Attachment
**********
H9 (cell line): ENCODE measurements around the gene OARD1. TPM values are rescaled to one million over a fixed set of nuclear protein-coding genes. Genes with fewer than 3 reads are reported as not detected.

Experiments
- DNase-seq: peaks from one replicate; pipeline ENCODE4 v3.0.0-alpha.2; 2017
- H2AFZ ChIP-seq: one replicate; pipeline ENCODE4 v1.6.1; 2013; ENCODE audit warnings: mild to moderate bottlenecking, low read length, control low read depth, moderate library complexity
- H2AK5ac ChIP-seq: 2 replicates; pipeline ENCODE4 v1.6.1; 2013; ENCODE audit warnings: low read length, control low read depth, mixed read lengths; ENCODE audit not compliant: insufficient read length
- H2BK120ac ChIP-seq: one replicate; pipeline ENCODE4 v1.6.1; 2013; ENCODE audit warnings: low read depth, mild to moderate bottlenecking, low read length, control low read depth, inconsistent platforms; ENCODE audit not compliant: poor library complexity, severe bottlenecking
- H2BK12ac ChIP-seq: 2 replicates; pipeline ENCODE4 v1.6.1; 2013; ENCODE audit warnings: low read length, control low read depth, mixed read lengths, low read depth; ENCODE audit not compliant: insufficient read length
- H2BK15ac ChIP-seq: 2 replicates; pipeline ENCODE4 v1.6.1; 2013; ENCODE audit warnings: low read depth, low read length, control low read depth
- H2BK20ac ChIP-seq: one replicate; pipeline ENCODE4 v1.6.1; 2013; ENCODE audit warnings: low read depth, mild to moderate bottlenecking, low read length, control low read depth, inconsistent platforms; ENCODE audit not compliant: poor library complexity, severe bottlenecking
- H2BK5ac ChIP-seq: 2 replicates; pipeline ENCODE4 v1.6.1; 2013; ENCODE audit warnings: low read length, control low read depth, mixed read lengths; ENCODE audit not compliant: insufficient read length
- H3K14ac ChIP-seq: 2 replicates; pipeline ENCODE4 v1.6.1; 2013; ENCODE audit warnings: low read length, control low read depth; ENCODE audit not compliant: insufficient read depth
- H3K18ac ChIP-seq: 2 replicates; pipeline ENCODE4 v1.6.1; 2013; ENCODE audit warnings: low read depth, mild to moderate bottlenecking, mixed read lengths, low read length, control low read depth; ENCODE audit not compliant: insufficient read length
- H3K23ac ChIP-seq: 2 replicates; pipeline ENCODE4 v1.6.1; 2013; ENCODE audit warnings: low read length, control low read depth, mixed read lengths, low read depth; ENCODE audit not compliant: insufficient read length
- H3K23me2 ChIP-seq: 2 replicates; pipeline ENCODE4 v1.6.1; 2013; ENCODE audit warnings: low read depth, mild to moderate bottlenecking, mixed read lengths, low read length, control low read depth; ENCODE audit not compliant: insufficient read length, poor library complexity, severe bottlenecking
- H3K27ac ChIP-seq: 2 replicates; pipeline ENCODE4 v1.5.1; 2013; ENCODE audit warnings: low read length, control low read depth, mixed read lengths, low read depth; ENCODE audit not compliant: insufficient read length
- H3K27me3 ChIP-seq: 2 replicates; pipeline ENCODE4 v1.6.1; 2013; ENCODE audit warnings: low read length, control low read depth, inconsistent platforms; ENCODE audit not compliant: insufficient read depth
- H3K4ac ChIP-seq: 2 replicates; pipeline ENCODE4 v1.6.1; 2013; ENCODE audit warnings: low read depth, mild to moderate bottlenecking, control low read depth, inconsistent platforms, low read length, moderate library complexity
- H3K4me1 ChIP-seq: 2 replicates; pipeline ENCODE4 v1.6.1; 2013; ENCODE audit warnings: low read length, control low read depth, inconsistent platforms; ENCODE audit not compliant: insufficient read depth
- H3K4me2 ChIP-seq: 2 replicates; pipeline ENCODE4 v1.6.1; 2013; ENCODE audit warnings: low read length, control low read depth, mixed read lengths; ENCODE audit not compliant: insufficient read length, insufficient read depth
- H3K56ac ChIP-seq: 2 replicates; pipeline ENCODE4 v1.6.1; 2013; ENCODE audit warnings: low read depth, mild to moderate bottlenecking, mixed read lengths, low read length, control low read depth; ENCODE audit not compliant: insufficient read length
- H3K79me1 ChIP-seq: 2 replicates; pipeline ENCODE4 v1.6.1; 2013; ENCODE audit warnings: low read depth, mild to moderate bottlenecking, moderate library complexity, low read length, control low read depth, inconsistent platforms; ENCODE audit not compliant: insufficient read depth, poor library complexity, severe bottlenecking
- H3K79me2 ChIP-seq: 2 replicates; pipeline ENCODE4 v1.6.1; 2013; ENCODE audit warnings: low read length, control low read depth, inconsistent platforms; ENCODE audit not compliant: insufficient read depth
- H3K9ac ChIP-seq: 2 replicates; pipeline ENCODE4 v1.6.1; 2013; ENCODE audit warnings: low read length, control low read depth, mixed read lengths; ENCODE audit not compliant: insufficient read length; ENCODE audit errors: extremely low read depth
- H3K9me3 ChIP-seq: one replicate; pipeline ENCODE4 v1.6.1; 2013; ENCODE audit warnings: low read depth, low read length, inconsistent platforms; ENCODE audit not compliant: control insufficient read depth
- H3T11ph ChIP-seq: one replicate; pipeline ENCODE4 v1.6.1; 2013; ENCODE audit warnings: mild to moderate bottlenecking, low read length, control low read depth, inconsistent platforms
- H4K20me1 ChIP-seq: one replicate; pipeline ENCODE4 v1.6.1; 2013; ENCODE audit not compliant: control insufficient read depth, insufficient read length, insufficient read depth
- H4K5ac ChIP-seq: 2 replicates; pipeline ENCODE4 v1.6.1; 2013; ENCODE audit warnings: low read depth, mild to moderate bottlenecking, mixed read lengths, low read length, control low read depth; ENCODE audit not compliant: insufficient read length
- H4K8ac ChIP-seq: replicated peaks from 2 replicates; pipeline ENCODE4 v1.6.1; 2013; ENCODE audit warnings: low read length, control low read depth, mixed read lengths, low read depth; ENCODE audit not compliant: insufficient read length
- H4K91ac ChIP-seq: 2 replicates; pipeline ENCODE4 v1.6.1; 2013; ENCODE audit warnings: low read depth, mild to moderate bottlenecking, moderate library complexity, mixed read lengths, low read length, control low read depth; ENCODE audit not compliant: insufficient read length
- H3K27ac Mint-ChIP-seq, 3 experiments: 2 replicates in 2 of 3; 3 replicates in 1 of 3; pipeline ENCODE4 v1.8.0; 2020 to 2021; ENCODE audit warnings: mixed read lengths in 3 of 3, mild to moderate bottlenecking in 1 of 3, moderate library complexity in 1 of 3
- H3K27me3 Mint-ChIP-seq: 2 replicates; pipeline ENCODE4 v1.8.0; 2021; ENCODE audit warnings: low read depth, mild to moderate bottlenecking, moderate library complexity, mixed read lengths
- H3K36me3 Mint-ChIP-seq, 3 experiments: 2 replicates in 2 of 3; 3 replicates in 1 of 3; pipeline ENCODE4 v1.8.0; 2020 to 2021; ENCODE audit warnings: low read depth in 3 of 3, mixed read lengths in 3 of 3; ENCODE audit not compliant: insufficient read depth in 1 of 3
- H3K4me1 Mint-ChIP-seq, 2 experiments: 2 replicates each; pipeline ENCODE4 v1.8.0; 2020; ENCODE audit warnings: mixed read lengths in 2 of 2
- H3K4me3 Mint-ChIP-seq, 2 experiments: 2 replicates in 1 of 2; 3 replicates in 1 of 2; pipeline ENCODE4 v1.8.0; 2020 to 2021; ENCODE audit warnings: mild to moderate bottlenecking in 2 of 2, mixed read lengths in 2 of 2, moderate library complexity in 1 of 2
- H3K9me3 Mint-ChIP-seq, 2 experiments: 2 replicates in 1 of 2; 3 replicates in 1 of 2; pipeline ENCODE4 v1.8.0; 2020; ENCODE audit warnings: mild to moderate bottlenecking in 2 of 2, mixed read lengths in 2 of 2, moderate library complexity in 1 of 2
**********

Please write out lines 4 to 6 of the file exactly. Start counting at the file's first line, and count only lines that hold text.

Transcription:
- H2AFZ ChIP-seq: one replicate; pipeline ENCODE4 v1.6.1; 2013; ENCODE audit warnings: mild to moderate bottlenecking, low read length, control low read depth, moderate library complexity
- H2AK5ac ChIP-seq: 2 replicates; pipeline ENCODE4 v1.6.1; 2013; ENCODE audit warnings: low read length, control low read depth, mixed read lengths; ENCODE audit not compliant: insufficient read length
- H2BK120ac ChIP-seq: one replicate; pipeline ENCODE4 v1.6.1; 2013; ENCODE audit warnings: low read depth, mild to moderate bottlenecking, low read length, control low read depth, inconsistent platforms; ENCODE audit not compliant: poor library complexity, severe bottlenecking